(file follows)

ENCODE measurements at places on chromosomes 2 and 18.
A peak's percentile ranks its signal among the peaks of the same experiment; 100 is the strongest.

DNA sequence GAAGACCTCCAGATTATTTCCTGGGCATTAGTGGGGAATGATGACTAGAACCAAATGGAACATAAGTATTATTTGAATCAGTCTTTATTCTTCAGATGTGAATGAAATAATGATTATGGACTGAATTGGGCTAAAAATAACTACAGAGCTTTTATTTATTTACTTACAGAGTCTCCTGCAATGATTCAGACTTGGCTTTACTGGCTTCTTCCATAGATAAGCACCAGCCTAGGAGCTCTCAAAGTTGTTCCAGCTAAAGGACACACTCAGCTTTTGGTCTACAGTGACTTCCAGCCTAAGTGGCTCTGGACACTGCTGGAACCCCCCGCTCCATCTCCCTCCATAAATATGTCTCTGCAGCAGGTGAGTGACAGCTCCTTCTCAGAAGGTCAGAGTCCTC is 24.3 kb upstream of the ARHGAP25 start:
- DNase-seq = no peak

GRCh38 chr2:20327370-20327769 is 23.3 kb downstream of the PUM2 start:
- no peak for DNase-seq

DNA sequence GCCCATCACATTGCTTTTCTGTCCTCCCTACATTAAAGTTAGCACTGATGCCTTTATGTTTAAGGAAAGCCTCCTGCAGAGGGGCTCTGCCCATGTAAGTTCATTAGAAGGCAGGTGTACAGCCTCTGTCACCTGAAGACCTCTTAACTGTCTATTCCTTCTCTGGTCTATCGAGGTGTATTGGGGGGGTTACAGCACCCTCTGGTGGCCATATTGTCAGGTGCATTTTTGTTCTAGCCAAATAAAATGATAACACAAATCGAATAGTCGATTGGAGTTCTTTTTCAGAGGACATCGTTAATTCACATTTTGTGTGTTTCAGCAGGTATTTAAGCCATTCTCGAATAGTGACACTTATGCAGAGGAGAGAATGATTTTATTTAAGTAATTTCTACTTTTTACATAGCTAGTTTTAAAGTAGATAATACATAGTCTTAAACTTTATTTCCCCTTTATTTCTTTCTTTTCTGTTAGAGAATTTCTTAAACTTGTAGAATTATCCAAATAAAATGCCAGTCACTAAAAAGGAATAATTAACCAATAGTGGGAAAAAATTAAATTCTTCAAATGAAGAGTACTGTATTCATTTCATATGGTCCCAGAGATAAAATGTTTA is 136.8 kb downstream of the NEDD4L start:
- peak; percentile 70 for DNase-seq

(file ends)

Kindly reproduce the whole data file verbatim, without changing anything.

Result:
ENCODE measurements at places on chromosomes 2 and 18.
A peak's percentile ranks its signal among the peaks of the same experiment; 100 is the strongest.

DNA sequence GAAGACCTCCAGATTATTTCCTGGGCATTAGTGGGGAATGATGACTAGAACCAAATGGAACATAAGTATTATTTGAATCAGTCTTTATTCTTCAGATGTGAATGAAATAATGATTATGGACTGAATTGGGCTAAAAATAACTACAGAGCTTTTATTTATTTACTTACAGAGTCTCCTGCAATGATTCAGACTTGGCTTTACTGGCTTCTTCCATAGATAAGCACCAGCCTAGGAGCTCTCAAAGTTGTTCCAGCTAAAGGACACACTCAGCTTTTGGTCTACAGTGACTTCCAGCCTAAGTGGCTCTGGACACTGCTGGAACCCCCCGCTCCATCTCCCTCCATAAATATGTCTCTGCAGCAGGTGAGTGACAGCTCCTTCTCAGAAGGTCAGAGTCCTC is 24.3 kb upstream of the ARHGAP25 start:
- DNase-seq = no peak

GRCh38 chr2:20327370-20327769 is 23.3 kb downstream of the PUM2 start:
- no peak for DNase-seq

DNA sequence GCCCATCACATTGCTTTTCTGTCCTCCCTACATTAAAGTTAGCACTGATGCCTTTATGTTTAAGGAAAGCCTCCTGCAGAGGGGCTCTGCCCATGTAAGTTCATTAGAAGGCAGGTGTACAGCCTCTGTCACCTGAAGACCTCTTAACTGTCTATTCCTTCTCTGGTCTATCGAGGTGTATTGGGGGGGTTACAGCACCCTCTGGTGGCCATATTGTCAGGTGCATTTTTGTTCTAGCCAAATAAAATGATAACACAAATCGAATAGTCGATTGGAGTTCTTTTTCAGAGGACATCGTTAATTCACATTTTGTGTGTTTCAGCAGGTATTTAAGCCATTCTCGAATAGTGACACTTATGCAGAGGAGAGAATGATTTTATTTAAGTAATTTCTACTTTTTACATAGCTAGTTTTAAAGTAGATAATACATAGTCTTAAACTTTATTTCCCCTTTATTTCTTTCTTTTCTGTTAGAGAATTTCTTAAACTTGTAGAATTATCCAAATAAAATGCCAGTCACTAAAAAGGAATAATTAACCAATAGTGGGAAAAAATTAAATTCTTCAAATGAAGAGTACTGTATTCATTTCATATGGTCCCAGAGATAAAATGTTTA is 136.8 kb downstream of the NEDD4L start:
- peak; percentile 70 for DNase-seq